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Massage Today
April, 2003, Vol. 03, Issue 04

Shades of Gray

By Cliff Korn, BS, LMT, NCTMB

This is a unique time in the history of massage therapy in the United States. It would be nice if we could speak with one voice in this time of opportunity, but it appears we can't even use the same language.

It also appears that many of our own are clinging to the bulwarks of the Tower of Babel, shouting louder and louder in their own language, and getting more and more frustrated that they aren't being heard.

Nationwide, massage regulation is being considered at a frequency we haven't seen for many years. California; Georgia; Massachusetts; Arizona; Indiana; Kentucky; Michigan; and Pennsylvania are just some of the unregulated states currently looking at various forms of regulation/licensing. Massage regulation has always been a volatile and contentious subject among massage therapists. The sides break into two general camps: one that wants no part of anyone controlling the ability to practice individual forms of massage or bodywork, and the other that hopes to create a playing field that has minimum standards and limits the ability of some to enter the field.

Nowhere is the argument louder, or the battle lines drawn more clearly, than in California, which is currently an interesting mix of regulatory cacophony. Some California governmental entities regulate massage therapy as a health care field; others regulate massage therapy with ordinances suggesting massage therapists are prostitutes. Some parts of California require a minimum of 1,000 hours of education and passage of an accredited competency examination; others require nothing more than completion of a weekend workshop.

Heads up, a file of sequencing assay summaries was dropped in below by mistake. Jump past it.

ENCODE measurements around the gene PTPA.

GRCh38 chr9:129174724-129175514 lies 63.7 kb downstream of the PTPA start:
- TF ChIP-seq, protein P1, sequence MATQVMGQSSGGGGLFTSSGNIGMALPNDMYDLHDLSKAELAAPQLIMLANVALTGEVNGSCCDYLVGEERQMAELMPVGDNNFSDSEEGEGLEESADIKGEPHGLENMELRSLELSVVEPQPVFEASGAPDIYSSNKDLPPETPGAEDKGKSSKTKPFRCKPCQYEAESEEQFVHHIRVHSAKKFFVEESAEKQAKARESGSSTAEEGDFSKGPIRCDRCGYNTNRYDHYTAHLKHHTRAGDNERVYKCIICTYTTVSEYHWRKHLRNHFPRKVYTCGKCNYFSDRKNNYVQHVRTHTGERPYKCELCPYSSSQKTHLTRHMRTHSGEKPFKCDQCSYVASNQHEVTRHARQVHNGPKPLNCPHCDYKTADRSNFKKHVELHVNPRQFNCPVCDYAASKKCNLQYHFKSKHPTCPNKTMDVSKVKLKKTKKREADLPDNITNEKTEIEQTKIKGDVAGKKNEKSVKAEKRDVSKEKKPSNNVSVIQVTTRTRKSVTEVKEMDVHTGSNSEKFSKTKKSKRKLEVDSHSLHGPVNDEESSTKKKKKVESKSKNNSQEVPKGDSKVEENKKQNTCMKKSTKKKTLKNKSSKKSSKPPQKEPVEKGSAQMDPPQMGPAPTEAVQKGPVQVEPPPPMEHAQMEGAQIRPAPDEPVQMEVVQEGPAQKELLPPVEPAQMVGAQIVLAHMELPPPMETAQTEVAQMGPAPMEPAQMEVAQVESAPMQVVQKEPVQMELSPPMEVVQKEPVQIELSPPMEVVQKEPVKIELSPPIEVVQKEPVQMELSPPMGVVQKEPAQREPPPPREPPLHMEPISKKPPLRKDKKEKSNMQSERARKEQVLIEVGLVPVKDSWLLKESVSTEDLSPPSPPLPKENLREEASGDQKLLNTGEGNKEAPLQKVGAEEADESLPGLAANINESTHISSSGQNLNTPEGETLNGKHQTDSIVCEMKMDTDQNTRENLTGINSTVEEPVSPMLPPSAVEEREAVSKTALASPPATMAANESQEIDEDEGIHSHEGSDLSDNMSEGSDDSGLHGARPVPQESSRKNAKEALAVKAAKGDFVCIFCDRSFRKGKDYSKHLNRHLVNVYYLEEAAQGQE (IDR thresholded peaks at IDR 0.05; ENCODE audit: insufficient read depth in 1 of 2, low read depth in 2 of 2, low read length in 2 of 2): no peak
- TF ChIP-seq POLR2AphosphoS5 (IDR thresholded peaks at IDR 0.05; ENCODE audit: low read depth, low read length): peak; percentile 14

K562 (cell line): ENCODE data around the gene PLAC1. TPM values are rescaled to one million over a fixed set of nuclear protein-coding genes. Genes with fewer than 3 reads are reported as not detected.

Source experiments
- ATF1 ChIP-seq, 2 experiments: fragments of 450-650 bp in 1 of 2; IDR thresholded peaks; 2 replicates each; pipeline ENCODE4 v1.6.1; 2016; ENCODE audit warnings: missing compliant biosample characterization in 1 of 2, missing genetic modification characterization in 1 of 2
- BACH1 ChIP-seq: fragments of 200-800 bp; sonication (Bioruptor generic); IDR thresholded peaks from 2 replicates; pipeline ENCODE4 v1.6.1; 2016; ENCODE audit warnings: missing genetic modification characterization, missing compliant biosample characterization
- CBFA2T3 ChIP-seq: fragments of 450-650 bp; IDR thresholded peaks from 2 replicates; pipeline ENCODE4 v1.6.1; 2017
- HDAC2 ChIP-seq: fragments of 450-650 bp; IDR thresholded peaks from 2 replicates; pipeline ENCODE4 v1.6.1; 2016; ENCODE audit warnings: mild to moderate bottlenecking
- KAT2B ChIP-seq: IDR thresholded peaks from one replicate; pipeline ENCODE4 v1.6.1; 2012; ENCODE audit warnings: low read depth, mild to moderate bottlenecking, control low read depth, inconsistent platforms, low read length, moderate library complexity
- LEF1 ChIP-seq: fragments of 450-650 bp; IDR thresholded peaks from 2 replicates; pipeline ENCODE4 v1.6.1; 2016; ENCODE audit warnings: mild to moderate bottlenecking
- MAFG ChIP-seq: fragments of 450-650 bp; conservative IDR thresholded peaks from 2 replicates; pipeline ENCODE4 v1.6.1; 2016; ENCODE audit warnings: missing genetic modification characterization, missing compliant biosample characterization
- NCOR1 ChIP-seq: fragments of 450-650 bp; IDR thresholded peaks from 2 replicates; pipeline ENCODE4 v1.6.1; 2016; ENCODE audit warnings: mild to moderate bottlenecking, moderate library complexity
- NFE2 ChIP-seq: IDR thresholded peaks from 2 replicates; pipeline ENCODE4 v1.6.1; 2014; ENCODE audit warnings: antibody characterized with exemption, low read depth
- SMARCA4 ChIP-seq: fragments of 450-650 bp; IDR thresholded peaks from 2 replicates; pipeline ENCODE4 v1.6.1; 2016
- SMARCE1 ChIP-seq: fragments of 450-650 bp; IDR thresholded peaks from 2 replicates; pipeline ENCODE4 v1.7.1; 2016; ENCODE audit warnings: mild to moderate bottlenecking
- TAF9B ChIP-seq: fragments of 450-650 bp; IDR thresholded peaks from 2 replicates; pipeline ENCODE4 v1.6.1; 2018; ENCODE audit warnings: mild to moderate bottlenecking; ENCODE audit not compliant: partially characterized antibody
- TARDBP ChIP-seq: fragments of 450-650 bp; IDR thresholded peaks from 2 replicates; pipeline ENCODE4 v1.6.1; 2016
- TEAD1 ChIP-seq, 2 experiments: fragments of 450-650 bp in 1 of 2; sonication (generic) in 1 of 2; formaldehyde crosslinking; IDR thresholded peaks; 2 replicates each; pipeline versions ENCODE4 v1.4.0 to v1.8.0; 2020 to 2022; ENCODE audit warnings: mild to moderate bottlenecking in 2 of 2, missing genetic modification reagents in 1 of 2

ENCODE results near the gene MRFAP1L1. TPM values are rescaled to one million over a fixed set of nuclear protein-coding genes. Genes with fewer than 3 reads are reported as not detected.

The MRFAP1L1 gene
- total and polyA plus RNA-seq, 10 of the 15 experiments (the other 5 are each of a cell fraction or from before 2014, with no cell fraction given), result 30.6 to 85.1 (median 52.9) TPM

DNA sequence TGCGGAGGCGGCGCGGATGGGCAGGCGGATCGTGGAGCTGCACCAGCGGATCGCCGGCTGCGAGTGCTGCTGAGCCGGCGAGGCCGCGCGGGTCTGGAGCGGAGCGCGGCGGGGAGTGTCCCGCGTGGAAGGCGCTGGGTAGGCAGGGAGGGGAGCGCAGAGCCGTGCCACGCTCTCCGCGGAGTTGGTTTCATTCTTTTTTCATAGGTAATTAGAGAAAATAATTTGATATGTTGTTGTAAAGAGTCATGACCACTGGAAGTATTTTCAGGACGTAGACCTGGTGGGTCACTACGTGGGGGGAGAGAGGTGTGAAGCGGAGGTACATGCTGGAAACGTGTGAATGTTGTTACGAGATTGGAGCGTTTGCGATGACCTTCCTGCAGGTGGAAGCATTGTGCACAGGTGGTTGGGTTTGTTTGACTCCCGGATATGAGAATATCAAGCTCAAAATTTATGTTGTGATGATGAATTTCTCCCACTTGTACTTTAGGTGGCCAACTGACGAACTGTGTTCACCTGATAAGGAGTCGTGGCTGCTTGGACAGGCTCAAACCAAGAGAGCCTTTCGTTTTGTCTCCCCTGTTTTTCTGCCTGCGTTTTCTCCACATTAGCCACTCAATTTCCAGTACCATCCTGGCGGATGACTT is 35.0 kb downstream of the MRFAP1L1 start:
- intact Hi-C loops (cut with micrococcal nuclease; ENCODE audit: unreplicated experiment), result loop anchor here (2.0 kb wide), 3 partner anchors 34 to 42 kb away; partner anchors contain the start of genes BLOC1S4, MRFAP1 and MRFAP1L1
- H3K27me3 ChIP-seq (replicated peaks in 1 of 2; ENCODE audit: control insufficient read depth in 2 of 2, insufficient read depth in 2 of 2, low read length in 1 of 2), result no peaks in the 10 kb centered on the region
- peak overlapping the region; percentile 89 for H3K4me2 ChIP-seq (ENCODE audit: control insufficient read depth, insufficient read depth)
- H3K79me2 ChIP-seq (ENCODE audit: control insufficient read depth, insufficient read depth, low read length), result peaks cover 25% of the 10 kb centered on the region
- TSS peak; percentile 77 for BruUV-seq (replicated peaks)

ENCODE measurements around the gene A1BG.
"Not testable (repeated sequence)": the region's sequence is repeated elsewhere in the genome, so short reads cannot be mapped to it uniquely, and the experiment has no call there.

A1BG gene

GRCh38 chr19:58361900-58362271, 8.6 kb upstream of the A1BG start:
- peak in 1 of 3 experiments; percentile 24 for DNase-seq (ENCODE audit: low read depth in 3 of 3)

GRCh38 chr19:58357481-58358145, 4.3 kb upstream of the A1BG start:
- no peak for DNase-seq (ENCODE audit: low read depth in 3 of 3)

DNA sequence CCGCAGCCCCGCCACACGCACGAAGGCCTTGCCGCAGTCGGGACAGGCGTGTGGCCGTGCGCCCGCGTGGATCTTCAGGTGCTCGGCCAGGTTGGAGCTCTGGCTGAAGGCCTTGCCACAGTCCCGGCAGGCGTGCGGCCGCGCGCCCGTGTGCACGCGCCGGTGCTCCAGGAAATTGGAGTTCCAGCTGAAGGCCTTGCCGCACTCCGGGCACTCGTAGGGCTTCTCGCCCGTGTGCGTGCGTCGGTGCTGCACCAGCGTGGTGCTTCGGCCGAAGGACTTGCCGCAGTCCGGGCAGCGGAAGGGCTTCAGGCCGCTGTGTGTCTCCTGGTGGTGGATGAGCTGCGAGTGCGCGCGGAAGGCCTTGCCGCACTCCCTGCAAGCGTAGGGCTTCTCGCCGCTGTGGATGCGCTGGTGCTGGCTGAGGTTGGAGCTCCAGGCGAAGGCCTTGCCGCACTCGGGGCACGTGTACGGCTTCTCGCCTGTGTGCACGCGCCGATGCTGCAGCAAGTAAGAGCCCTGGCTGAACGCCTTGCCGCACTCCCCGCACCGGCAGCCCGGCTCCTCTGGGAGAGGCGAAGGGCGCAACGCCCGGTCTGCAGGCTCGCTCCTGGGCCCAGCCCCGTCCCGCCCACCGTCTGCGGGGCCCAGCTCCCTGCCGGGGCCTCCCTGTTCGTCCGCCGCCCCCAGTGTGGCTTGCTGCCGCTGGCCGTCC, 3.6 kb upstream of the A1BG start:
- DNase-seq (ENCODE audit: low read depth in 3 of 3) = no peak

California arguably has the most massage therapists per capita of any of the 50 states. The raw numbers alone make California's actions watershed events. This time period is particularly unique in that California is in a position like none other: to be an example to other states in regard to appropriate levels of regulatory oversight. Those on the extreme edges of both arguments see the regulation issue in black and white terms only. If one listens to these individuals, it seems more likely that California will be a laughingstock than a leader. California is no different than any other governmental entity in that the determination of issues come in many shades of gray, and the sooner those carrying the banner of either "edge" compromise or get shunted to the parking lot, the better the massage situation will be for practitioners and the public.